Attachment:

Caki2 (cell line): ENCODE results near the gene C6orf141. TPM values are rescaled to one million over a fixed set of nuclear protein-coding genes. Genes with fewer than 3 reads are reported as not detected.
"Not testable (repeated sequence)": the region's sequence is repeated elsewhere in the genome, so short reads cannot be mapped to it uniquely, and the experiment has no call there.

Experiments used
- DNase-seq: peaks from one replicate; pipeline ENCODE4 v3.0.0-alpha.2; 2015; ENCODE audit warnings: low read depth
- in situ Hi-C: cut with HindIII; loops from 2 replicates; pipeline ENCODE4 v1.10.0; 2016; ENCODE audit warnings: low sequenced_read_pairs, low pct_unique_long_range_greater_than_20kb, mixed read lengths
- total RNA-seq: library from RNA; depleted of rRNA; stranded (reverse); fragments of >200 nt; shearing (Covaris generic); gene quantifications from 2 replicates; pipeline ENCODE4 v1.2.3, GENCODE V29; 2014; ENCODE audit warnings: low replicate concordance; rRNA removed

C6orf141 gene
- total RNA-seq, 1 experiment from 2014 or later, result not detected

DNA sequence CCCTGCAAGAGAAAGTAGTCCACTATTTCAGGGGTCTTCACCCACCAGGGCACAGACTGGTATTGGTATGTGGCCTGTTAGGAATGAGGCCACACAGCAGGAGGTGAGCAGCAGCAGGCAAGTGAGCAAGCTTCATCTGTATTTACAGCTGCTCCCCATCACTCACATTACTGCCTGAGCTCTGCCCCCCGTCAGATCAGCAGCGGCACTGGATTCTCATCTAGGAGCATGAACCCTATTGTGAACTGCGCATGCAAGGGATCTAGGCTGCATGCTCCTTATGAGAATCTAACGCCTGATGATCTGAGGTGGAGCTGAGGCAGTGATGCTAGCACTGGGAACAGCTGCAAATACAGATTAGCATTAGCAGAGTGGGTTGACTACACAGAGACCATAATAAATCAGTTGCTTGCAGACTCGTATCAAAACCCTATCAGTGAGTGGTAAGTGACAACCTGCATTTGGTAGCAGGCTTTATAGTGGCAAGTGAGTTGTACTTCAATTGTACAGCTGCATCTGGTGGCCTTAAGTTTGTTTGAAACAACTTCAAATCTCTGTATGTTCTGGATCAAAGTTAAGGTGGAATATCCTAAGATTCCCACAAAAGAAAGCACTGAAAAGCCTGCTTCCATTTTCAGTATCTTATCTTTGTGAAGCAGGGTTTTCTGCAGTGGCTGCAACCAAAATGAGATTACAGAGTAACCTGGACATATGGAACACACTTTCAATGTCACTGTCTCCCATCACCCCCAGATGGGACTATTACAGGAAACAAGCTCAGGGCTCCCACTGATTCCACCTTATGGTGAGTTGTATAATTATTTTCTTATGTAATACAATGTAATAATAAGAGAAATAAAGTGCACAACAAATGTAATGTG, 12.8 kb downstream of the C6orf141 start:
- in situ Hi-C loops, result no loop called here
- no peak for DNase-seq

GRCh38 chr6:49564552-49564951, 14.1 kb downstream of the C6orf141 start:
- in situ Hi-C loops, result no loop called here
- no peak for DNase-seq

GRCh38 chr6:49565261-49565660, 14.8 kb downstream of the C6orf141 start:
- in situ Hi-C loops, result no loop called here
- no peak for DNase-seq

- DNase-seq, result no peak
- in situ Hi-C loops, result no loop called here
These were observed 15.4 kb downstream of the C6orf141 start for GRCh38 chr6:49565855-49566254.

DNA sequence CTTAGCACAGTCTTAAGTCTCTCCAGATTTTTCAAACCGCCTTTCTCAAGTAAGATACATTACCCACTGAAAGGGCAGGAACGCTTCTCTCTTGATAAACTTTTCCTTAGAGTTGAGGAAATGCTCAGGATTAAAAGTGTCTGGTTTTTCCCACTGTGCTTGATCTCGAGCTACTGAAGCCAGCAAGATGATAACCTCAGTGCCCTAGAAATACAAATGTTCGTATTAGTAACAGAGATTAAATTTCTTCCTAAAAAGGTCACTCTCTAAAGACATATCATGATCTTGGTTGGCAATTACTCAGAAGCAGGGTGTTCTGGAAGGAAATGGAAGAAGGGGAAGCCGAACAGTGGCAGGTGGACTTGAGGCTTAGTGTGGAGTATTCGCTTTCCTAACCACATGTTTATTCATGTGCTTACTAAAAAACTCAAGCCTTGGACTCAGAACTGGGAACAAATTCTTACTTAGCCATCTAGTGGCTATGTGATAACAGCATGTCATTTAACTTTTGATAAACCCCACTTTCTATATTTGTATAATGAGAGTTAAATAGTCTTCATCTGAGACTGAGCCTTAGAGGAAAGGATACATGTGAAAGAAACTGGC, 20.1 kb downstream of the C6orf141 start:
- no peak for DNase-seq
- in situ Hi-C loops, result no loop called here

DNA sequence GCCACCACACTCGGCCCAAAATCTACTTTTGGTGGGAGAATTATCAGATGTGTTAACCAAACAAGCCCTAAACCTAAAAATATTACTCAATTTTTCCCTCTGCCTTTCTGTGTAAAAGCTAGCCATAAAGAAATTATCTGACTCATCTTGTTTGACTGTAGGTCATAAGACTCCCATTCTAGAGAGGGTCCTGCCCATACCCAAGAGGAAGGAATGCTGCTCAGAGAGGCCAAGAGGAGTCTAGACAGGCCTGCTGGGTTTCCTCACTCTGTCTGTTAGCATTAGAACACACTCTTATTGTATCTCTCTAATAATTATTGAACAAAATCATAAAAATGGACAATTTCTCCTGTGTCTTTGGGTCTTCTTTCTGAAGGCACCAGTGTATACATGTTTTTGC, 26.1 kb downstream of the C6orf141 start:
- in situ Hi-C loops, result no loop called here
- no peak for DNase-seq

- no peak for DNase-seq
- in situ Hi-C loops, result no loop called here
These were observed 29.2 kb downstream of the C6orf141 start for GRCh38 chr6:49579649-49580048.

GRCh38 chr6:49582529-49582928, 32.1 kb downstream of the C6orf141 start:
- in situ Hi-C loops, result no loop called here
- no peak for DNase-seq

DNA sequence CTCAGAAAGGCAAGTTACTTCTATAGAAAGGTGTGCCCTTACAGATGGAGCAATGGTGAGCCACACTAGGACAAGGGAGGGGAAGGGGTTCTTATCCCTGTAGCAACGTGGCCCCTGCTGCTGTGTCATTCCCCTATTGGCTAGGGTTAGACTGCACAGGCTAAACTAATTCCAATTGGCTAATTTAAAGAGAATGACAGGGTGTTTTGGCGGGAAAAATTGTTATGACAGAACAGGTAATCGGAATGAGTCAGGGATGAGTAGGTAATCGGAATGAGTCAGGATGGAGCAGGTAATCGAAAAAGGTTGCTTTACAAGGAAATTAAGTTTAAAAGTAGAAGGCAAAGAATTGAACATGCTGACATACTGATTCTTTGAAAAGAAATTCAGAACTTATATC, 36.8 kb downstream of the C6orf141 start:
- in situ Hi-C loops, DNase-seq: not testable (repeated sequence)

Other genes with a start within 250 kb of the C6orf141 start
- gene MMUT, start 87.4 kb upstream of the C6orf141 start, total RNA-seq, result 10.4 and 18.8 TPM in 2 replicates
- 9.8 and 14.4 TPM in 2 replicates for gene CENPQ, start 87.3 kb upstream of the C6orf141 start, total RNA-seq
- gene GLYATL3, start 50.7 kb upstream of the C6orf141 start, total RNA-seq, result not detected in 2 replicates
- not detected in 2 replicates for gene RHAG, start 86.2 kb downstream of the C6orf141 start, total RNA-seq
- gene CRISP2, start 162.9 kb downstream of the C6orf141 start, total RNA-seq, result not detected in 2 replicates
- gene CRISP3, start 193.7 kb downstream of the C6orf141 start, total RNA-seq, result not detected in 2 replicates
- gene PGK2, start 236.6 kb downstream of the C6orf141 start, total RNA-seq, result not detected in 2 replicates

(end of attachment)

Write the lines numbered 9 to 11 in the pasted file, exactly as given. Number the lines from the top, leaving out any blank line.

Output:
DNA sequence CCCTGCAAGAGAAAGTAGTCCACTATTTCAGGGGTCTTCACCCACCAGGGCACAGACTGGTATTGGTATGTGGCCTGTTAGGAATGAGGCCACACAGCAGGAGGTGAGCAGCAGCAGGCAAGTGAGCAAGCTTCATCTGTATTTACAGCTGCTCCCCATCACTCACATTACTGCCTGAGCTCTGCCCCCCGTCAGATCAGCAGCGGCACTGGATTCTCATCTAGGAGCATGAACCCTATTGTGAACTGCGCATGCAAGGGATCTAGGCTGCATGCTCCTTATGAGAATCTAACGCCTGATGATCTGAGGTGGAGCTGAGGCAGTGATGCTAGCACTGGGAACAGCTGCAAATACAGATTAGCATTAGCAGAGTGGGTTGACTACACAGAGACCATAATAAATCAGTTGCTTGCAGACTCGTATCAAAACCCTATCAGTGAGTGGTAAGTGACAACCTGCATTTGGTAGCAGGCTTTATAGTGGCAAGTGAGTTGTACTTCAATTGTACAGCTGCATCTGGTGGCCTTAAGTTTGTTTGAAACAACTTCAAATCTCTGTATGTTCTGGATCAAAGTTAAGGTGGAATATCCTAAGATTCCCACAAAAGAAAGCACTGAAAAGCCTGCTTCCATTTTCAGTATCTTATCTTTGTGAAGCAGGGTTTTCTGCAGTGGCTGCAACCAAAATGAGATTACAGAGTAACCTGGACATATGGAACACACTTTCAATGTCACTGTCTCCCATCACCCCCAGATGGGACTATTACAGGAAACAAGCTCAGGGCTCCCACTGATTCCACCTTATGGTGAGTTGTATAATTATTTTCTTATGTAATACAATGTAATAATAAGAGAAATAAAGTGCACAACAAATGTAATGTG, 12.8 kb downstream of the C6orf141 start:
- in situ Hi-C loops, result no loop called here
- no peak for DNase-seq